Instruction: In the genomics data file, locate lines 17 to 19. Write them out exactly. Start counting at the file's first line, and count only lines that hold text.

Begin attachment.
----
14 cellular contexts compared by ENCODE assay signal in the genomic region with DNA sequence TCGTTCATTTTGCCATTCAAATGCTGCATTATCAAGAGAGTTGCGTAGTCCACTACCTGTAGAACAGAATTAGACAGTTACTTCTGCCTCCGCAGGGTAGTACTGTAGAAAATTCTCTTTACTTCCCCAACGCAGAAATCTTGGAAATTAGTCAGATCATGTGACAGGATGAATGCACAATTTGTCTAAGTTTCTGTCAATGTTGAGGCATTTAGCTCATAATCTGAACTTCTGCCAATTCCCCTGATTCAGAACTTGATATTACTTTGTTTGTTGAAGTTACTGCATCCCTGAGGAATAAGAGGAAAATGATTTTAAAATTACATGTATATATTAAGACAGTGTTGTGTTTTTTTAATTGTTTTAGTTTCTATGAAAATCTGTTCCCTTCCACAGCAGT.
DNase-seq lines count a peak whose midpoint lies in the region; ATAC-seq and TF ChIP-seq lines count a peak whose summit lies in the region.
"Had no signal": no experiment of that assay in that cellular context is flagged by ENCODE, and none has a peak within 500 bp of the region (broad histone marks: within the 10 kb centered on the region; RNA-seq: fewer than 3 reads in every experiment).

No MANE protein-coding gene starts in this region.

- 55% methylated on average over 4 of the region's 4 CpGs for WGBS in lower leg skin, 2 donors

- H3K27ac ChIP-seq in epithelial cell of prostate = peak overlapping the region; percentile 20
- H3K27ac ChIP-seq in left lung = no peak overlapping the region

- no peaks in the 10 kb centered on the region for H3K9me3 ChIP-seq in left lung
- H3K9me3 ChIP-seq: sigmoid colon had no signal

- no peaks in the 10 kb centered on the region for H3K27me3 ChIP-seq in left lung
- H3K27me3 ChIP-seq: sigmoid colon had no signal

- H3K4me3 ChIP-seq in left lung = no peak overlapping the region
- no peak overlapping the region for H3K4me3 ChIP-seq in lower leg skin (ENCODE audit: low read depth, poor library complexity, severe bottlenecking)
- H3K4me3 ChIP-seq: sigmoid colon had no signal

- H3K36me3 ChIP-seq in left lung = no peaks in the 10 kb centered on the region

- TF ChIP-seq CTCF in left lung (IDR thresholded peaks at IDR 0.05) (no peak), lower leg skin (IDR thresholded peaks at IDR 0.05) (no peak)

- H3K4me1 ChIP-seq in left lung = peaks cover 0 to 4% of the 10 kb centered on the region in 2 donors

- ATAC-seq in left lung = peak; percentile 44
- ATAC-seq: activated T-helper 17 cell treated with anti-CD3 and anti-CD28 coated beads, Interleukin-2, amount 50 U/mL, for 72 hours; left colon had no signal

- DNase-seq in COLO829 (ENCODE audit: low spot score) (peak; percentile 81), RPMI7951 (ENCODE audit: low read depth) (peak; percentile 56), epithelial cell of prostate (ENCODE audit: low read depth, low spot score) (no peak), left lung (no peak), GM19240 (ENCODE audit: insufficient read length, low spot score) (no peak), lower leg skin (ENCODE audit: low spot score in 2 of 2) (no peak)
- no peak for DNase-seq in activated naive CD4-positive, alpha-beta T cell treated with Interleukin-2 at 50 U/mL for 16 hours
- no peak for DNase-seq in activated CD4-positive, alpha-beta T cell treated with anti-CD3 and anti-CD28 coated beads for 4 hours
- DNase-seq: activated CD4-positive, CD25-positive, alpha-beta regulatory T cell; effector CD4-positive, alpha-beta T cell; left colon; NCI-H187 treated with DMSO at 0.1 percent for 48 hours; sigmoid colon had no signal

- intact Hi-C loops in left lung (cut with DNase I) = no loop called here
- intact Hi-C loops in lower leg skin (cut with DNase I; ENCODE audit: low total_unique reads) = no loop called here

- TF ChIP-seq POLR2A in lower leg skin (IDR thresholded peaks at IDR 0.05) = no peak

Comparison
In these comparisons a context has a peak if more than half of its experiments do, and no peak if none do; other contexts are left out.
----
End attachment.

- H3K4me1 ChIP-seq in left lung = peaks cover 0 to 4% of the 10 kb centered on the region in 2 donors

- ATAC-seq in left lung = peak; percentile 44
- ATAC-seq: activated T-helper 17 cell treated with anti-CD3 and anti-CD28 coated beads, Interleukin-2, amount 50 U/mL, for 72 hours; left colon had no signal